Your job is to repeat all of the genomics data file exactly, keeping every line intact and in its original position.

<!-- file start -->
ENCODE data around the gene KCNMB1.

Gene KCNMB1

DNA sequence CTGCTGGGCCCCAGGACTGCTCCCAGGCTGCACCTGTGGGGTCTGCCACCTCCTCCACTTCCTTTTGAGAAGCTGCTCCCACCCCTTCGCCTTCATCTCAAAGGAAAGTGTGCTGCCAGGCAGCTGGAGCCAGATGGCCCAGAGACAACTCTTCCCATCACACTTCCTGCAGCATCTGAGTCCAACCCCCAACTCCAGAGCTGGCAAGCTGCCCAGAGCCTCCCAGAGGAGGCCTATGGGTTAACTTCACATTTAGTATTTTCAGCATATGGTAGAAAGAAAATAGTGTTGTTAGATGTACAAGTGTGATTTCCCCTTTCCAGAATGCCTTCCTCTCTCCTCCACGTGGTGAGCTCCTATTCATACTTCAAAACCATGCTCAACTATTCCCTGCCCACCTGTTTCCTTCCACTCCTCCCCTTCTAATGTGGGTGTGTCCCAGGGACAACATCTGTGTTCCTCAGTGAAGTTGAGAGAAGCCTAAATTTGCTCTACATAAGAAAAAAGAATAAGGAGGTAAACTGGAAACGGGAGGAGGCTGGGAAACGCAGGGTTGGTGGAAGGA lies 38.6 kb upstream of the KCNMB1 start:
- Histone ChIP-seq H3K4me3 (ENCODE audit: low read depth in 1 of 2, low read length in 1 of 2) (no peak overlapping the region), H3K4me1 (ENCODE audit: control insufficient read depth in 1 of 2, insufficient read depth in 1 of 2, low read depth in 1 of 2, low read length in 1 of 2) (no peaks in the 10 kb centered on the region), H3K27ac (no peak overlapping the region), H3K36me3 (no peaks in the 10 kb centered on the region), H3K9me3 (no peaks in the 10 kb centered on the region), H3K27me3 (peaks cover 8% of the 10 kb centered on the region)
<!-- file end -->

ENCODE data around the gene KCNMB1.

Gene KCNMB1

DNA sequence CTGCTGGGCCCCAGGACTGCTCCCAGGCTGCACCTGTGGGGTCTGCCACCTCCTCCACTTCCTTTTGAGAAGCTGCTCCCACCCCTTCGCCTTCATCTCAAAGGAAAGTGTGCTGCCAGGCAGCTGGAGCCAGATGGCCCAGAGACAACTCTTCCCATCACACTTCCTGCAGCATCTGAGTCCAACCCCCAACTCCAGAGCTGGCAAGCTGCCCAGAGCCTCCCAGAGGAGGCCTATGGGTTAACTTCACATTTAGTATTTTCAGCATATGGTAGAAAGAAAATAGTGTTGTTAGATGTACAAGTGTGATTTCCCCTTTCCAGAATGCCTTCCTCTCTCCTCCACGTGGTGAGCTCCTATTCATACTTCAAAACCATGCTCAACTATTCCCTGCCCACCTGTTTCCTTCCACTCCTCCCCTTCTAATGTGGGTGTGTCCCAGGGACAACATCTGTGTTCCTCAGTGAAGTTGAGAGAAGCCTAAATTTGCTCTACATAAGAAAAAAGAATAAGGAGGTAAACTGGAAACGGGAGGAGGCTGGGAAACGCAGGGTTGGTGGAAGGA lies 38.6 kb upstream of the KCNMB1 start:
- Histone ChIP-seq H3K4me3 (ENCODE audit: low read depth in 1 of 2, low read length in 1 of 2) (no peak overlapping the region), H3K4me1 (ENCODE audit: control insufficient read depth in 1 of 2, insufficient read depth in 1 of 2, low read depth in 1 of 2, low read length in 1 of 2) (no peaks in the 10 kb centered on the region), H3K27ac (no peak overlapping the region), H3K36me3 (no peaks in the 10 kb centered on the region), H3K9me3 (no peaks in the 10 kb centered on the region), H3K27me3 (peaks cover 8% of the 10 kb centered on the region)